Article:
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Arts in Review

Grand Theft Terra Firma steals the show

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The latest exhibition at Abbotsford’s Reach Gallery Museum brings a unique approach to the narrative of Canada’s colonial history. Titled Grand Theft Terra Firma (GTTF), the work, created by artists David Campion and Sandra Shields, uses video game thematics to condemn the period of the colonisation of North America and satirises it as an amoral video game.

Using graphic themes and common elements from the video game series Grand Theft Auto (GTA) the artists draw parallels between the (re-)settlement of North America and the controversial thematic elements of the game. GTA requires players to commit illegal and violent acts to succeed in the game. The artists reinterpret these elements of the game in the context of GTTF as characters, methods of abuse, and the commodification of resources and eradication of Indigenous culture during the colonisation of the Americas.

GTTF blurs the boundaries between the use of photography and sculpture by using both media in conjunction; the sculptural elements of the exhibition seen in several photos lend to the success of the show as a cohesive work. The sculptural elements attempt to draw the viewer back from the risk of viewing the colonial period as fictional like the game it mimics. These pieces are the lifeline of the work demonstrating its strongest front: the ability to satirise the era but still present it as a real — even if regrettable — part of our collective Canadian history.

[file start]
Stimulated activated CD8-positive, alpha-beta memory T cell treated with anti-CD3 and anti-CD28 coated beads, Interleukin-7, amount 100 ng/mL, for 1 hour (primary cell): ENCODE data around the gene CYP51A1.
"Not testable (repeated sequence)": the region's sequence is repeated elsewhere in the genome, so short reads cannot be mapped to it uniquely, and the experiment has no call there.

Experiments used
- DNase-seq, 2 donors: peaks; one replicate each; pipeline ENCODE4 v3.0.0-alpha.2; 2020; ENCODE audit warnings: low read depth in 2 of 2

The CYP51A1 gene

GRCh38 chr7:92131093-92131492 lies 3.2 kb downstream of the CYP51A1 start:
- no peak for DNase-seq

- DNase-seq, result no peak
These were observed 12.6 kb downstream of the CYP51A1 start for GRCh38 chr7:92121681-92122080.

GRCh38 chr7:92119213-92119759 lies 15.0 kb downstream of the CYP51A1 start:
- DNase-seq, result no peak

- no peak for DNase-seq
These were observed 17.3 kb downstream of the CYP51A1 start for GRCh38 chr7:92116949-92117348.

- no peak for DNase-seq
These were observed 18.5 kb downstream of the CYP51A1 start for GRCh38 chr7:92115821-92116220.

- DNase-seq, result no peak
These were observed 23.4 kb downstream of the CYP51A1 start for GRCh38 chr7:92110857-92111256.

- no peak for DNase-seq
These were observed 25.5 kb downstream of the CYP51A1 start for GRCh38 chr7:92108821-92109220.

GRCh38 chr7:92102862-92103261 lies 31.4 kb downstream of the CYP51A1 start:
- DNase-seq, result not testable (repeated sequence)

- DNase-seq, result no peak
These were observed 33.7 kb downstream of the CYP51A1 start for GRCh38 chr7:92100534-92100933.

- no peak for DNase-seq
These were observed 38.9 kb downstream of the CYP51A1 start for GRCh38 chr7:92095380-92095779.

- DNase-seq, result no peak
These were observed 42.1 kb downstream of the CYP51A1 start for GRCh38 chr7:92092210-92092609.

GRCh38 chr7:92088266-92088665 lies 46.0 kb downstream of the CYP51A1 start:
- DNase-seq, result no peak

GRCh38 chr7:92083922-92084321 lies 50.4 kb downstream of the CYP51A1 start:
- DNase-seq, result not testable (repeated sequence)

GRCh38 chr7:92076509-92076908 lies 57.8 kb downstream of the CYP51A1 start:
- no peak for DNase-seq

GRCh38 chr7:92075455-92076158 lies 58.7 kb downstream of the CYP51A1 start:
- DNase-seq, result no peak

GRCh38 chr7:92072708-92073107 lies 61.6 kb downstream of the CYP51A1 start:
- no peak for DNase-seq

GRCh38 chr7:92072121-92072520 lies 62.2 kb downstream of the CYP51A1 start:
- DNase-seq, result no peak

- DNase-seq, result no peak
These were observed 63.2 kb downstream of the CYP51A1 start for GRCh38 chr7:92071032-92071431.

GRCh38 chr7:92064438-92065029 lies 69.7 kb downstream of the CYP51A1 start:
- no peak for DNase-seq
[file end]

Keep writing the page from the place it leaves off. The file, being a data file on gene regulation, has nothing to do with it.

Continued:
Evidence of the research put into the work is clear as well. It demonstrates an extensive knowledge of the history and culture of the period in question. The artists pay homage to British Columbian history via replica news clippings aggregated from actual articles from the period. All the replica pieces in the show — from the letters on the writing desk to the canvas map of the settlements — contain elements of real historical fact.

This raises a unique question which the artists address in the introductory statement for the work: does the satirisation of the elements of the period trivialize the injustice of the time? It walks a thin line, since to satirise something without trivialization, the criticism must be accurate and fact-based. The clear, Photoshopped compilation obvious in most of the images brings this show as close as it gets to toeing the line. Because of the unwittingly humorous and staged nature of the photographs, the piece loses its touch with reality and gravity of the era in question in a way that makes it very tough for the sculptural components to draw it back. The work is still effective in satirising and convicting the social crimes of the time but technical barriers cripple it from being as effective as it could be. Utilizing actual historical photographs and artefacts as elements of a fictional video game would surely have a much more jarring effect than manufactured replicas. Due to the fact that this would likely be beyond the scope of the artists, this work is an effective attempt at doing as well as is realistically possible.

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